How much biomass is there for cofiring with coal?

Biomass accounts for 10% of global primary energy supply (56 EJ of in 2012) and provides three times more energy than all other renewable energy sources, combined. Biomass is becoming more important as a power station fuel to reduce CO2 emissions from coal-fired power stations.

There is potential to convert much of the world’s coal-fired fleet to cofiring biomass. Coal power exceeds 1800 GWe, of which half is in China, and 36 GWe currently uses solid biomass as a secondary fuel. More cofiring could help curb CO2 emissions from fossil-fuelled plants across the world. The question is:  is there enough biomass in the world to supply sustainably such large-scale consumption of biomass?

Wood pellets are a successful and fast growing internationally-traded biomass commodity. Wood (and straw) pellets are more energy dense and easy to transport than traditional wood chips. The biomass pellet market reached 25 Mt/y in 2013 and is growing rapidly, and becoming more sophisticated.  International trade is now common, especially as the heating values and moisture contents of pellets can be similar to some high moisture coals that are traded. Most processed wood pellet fuels are sourced in North America for power plants in Europe.

Extending cofiring at rates of 5-10% to the world’s coal-fired fleet would cause a major increase in demand for wood pellets. Meeting such a demand would offer opportunities and challenges for the entire biomass supply chain, not least for global forest resources.

In his latest report for the IEA Clean Coal Centre, World forest and agricultural crop residue resources for cofiring, Paul Baruya reviews current understanding of world biomass resources. He identifies global and regional resource figures for wood in the form of residues and waste by-products from the forestry industry and discusses the broad issues that affect forest resources worldwide. It is important that the sustainability of forest and agricultural industries is at the forefront of all biomass for energy projects. As a result, the report takes a cautious approach, and does not include crops that are dedicated for energy use, or assume that a whole tree is used for pellet manufacture unless it is felled for thinning and fire protection purposes. Only material that would otherwise by discarded is considered; some of this material is already utilised in heating boilers.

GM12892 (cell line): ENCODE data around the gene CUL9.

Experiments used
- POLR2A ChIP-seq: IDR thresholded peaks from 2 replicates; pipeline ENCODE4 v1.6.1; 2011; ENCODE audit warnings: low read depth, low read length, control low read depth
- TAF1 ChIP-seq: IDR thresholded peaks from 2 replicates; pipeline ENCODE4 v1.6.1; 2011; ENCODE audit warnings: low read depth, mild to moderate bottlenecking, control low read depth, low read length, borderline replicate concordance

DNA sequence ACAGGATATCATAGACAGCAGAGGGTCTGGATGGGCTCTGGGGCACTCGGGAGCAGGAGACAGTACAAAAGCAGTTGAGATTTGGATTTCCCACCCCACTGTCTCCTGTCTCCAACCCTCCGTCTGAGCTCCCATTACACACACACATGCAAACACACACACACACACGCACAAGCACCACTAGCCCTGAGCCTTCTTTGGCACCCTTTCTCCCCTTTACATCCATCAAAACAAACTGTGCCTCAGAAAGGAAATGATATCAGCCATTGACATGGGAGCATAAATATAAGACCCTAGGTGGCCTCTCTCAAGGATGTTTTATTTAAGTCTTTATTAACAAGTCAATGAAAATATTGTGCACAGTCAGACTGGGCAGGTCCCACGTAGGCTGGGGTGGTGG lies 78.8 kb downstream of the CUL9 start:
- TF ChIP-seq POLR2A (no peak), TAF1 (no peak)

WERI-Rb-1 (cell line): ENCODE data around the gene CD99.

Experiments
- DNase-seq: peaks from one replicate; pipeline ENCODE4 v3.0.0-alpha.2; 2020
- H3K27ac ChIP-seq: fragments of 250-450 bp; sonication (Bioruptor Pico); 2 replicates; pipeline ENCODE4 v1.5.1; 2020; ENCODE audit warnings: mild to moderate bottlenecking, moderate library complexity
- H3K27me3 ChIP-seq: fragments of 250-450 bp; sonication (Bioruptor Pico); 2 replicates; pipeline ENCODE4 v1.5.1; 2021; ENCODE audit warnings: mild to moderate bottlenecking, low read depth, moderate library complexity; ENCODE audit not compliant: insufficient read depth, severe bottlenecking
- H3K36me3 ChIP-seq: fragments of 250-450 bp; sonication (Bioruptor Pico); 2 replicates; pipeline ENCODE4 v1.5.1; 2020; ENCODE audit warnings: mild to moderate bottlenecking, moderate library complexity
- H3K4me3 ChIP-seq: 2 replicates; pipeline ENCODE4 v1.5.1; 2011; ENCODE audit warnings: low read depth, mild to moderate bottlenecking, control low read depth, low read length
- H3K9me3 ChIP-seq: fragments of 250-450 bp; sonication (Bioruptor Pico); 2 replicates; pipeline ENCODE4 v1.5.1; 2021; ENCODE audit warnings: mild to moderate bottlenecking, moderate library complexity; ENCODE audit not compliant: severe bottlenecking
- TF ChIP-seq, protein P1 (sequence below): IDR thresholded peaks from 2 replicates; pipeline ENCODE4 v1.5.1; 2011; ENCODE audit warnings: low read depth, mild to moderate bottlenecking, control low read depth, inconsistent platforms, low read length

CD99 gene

Currently there is 60 GWe of power capacity globally that is designed for biomass and waste; solid fuels account for almost two thirds of this. Large-scale conversions from coal-fired units of around 600 MWe to 100% biomass units are being undertaken in Denmark and the UK.

Published research suggests that the world biomass supply could reach 100-200 EJ/y but optimistic estimates can be as high as 1200 EJ depending on the wide variety of assumptions made on sustainable practice, land use and other factors. The lower estimate of 100 EJ/y is equivalent to 5800 Mt/y of biomass (wood equivalent).

Biomass for cofiring is sourced from residues from existing forestry, sawmilling, and agricultural activities. Recent research from IRENA suggests that forest residues could supply 21 EJ/y of biomass, and agricultural residues supply 13 EJ/y. These alone account for a third of the future world biomass supply.